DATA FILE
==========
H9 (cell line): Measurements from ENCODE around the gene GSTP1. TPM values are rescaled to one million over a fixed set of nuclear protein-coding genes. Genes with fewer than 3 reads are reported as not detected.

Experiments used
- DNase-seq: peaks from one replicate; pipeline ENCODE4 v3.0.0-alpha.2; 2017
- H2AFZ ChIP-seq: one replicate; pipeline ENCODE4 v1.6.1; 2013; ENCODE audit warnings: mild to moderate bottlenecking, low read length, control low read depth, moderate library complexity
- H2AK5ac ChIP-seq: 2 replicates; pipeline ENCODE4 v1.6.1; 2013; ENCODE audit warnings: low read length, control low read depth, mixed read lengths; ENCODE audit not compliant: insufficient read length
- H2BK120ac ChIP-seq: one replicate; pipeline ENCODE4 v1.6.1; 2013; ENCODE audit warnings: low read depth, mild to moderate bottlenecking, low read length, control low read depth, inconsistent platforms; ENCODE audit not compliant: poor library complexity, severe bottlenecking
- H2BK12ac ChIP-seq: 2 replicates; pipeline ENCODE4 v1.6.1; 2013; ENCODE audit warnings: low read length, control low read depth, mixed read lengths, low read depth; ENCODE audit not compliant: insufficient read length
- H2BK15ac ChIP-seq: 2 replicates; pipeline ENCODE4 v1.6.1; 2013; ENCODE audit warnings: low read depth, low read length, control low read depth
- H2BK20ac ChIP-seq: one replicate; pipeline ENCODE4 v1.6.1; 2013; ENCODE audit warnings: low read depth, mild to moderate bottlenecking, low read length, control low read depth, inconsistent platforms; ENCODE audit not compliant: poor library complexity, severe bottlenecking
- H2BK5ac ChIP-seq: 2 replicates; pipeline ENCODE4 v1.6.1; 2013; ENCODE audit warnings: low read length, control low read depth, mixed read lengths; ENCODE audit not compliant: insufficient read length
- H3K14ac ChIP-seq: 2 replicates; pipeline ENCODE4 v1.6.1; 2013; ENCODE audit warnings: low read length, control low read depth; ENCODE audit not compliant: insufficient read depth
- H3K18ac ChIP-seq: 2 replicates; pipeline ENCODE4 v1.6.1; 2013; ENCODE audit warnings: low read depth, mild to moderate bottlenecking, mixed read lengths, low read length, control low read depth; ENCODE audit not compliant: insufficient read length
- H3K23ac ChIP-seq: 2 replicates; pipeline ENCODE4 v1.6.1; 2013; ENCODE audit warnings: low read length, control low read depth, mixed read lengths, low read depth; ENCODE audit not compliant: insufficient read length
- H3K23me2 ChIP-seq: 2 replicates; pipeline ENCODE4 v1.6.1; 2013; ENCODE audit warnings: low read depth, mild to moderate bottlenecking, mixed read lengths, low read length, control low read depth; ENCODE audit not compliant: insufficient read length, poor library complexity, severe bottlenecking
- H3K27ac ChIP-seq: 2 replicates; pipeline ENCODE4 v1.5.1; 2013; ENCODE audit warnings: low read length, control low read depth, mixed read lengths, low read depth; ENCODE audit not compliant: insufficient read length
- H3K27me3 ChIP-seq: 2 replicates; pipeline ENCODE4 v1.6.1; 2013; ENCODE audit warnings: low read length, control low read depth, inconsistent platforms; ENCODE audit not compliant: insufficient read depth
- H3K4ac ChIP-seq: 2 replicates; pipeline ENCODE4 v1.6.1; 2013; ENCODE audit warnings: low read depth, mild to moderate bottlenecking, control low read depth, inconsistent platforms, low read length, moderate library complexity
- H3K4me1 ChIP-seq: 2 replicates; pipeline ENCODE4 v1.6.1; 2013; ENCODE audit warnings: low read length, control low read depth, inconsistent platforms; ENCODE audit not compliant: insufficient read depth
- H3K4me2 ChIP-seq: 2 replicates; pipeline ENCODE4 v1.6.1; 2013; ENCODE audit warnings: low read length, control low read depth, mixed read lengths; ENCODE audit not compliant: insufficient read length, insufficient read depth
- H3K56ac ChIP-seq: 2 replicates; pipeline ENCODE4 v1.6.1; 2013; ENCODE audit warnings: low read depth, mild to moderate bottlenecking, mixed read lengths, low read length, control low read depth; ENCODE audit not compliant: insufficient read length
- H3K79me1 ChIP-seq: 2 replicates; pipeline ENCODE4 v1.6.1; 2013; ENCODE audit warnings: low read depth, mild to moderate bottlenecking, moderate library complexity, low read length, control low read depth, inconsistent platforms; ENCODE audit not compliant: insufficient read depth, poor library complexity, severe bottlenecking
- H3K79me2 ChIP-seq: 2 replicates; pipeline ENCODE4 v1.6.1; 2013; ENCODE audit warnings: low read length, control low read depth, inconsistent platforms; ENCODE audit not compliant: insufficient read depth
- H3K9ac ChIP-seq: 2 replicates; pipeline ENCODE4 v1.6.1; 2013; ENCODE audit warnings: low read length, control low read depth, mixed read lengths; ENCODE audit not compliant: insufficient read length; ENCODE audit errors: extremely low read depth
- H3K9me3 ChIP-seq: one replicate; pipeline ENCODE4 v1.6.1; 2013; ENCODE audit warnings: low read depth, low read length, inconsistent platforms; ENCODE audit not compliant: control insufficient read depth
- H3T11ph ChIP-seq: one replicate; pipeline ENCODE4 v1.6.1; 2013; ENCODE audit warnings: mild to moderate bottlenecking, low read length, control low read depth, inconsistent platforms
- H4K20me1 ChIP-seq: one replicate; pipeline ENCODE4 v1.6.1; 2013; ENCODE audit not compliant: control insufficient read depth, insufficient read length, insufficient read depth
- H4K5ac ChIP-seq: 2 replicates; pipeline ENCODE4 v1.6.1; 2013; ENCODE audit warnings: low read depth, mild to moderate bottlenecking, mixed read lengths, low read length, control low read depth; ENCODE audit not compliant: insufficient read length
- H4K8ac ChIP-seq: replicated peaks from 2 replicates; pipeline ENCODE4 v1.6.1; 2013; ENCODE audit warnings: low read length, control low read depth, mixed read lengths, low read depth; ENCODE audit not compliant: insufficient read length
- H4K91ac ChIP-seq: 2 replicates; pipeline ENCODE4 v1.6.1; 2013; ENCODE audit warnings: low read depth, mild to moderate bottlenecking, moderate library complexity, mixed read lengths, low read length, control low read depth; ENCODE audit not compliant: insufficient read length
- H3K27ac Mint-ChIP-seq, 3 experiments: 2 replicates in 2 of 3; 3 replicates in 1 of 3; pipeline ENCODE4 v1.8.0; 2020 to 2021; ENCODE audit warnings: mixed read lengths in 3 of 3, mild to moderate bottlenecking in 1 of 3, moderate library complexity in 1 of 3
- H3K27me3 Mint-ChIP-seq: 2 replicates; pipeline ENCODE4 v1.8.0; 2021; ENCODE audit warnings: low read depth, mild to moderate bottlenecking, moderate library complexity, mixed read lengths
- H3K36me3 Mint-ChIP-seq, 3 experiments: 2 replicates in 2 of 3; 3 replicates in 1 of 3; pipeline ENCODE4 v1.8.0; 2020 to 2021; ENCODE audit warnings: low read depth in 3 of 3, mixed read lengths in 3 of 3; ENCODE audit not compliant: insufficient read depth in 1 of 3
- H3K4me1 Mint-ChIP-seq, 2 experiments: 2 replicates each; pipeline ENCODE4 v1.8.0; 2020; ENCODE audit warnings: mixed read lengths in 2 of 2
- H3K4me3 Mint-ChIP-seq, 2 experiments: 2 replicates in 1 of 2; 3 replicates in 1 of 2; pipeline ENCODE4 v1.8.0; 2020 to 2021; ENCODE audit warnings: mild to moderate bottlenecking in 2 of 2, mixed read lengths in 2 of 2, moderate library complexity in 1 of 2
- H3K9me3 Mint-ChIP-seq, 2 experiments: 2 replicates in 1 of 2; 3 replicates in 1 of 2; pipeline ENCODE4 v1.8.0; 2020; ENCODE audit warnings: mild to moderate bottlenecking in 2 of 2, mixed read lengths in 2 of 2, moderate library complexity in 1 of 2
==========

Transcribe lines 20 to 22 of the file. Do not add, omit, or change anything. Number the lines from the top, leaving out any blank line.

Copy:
- H3K56ac ChIP-seq: 2 replicates; pipeline ENCODE4 v1.6.1; 2013; ENCODE audit warnings: low read depth, mild to moderate bottlenecking, mixed read lengths, low read length, control low read depth; ENCODE audit not compliant: insufficient read length
- H3K79me1 ChIP-seq: 2 replicates; pipeline ENCODE4 v1.6.1; 2013; ENCODE audit warnings: low read depth, mild to moderate bottlenecking, moderate library complexity, low read length, control low read depth, inconsistent platforms; ENCODE audit not compliant: insufficient read depth, poor library complexity, severe bottlenecking
- H3K79me2 ChIP-seq: 2 replicates; pipeline ENCODE4 v1.6.1; 2013; ENCODE audit warnings: low read length, control low read depth, inconsistent platforms; ENCODE audit not compliant: insufficient read depth